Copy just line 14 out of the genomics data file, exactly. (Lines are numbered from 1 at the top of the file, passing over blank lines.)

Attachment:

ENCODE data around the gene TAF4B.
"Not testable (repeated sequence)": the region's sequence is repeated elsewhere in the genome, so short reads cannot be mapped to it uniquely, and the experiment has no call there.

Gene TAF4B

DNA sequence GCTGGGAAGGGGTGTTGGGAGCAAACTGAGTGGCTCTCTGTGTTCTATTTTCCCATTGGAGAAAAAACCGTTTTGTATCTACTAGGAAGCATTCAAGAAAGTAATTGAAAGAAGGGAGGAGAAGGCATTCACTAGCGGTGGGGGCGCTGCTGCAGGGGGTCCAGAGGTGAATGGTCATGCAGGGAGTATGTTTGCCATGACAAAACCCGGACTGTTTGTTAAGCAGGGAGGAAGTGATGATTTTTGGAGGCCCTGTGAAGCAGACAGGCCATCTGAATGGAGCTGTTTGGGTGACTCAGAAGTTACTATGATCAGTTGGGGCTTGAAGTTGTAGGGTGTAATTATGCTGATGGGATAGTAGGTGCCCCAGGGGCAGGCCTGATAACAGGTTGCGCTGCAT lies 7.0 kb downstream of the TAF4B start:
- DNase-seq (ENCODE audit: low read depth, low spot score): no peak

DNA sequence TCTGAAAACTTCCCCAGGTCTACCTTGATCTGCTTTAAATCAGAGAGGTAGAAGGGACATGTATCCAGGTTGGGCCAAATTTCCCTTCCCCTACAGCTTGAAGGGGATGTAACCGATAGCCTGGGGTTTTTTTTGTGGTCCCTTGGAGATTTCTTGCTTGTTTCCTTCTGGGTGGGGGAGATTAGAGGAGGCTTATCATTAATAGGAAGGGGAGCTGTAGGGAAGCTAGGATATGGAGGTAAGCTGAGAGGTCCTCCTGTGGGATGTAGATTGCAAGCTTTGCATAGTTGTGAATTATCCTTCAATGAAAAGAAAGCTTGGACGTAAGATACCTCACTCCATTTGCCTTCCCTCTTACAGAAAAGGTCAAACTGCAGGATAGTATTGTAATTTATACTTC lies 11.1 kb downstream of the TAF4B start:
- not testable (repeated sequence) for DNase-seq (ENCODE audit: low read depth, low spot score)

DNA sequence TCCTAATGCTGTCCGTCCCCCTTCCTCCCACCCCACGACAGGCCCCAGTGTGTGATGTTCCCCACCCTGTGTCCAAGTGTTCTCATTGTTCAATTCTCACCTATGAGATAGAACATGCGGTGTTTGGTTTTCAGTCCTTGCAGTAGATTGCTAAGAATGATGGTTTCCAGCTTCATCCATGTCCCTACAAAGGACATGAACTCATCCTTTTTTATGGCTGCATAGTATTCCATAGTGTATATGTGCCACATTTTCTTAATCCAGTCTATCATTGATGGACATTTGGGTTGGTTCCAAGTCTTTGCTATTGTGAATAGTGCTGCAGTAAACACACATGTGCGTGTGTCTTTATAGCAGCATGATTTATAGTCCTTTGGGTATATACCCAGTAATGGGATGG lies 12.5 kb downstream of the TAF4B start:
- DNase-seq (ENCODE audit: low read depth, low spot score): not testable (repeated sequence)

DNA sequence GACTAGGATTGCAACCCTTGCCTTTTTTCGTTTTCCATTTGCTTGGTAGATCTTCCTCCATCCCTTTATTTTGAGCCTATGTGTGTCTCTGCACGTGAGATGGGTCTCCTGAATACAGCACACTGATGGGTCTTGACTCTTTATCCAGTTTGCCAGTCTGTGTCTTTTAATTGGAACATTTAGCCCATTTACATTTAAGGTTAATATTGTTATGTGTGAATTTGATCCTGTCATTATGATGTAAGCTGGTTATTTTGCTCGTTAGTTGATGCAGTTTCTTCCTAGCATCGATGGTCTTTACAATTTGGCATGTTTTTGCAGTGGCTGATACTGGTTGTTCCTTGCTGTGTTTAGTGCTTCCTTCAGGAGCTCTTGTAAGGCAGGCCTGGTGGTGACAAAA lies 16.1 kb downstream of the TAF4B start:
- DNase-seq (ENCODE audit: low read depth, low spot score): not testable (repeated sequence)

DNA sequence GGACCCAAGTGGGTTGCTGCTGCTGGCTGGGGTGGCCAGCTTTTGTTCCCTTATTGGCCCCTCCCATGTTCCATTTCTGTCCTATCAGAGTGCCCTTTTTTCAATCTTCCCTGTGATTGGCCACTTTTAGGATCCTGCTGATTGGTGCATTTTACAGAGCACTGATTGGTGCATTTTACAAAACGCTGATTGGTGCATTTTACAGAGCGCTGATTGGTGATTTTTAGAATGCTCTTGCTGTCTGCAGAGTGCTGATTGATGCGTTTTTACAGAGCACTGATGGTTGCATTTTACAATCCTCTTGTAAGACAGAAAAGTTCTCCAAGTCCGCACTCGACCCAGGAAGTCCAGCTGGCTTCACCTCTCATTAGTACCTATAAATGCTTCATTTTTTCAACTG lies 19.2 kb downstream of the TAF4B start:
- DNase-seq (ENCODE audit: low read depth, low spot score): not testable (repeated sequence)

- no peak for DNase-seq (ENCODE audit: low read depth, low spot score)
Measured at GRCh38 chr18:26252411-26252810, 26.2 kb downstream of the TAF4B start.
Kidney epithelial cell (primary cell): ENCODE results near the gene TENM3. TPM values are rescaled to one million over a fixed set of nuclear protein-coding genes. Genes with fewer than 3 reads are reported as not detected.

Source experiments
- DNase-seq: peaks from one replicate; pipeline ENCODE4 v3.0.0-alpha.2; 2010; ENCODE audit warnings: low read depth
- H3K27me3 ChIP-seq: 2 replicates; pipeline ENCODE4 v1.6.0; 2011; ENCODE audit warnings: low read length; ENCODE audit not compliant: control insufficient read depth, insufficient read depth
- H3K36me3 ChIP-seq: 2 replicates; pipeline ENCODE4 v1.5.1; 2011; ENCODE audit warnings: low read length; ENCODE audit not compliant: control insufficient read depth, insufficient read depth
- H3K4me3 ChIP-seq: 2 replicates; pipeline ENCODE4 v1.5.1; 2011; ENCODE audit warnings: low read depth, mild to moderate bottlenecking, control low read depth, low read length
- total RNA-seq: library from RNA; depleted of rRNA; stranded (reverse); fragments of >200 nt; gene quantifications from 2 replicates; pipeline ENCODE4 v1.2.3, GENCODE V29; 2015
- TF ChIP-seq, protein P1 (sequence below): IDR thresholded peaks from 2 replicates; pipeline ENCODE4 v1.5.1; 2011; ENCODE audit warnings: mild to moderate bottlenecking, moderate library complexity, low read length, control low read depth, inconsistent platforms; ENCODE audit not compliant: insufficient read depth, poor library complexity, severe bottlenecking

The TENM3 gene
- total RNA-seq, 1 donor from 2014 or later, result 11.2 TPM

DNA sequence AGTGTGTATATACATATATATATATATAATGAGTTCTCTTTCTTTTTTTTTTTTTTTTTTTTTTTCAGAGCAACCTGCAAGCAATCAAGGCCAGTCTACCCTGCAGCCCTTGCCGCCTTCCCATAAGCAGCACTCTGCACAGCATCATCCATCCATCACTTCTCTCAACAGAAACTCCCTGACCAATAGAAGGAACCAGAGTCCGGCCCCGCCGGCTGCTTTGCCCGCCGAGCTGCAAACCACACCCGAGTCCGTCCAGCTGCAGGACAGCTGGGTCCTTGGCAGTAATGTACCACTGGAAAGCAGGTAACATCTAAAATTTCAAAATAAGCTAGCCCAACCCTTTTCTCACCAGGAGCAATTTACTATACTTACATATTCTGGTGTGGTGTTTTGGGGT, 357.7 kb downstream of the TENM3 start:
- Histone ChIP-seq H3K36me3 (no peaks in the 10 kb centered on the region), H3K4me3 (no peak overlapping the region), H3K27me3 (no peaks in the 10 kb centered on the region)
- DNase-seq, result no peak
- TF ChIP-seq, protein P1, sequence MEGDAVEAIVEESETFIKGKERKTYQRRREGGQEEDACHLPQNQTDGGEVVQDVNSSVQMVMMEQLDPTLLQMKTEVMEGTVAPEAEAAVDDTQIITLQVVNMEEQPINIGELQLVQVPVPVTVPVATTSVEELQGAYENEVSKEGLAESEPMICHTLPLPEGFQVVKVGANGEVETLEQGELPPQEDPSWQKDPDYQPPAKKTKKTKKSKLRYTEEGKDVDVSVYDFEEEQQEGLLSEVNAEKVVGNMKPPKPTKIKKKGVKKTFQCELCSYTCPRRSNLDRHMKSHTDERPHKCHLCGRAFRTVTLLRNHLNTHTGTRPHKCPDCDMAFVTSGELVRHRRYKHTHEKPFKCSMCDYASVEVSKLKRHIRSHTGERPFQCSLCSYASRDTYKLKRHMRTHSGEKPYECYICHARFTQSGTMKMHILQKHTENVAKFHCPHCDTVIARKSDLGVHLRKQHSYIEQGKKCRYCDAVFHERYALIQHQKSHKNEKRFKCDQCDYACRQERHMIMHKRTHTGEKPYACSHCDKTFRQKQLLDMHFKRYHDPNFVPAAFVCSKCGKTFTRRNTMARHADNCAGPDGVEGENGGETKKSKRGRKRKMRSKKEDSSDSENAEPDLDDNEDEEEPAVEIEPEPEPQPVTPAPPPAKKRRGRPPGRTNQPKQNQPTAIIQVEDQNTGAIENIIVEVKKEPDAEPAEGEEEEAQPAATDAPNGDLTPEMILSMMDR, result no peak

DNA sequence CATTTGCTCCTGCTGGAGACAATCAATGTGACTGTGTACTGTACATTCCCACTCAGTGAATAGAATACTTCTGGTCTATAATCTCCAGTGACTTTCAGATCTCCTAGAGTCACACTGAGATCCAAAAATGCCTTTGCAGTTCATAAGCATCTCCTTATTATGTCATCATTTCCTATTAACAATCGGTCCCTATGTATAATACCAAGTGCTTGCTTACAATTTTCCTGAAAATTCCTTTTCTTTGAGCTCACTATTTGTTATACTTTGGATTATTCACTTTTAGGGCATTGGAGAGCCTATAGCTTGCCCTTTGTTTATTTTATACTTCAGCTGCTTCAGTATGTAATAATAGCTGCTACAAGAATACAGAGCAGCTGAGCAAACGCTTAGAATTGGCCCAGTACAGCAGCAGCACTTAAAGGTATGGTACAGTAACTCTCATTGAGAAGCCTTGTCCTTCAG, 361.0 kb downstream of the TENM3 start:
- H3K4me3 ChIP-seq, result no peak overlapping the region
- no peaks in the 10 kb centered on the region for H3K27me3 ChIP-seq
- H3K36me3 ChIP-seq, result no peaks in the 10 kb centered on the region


- no peak for DNase-seq (ENCODE audit: low read depth, low spot score)